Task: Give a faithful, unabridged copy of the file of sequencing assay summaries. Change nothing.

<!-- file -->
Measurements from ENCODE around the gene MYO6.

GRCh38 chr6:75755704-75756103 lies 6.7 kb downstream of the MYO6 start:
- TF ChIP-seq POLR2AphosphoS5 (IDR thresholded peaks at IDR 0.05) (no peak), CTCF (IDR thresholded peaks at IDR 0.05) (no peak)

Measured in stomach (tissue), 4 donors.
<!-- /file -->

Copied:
Measurements from ENCODE around the gene MYO6.

GRCh38 chr6:75755704-75756103 lies 6.7 kb downstream of the MYO6 start:
- TF ChIP-seq POLR2AphosphoS5 (IDR thresholded peaks at IDR 0.05) (no peak), CTCF (IDR thresholded peaks at IDR 0.05) (no peak)

Measured in stomach (tissue), 4 donors.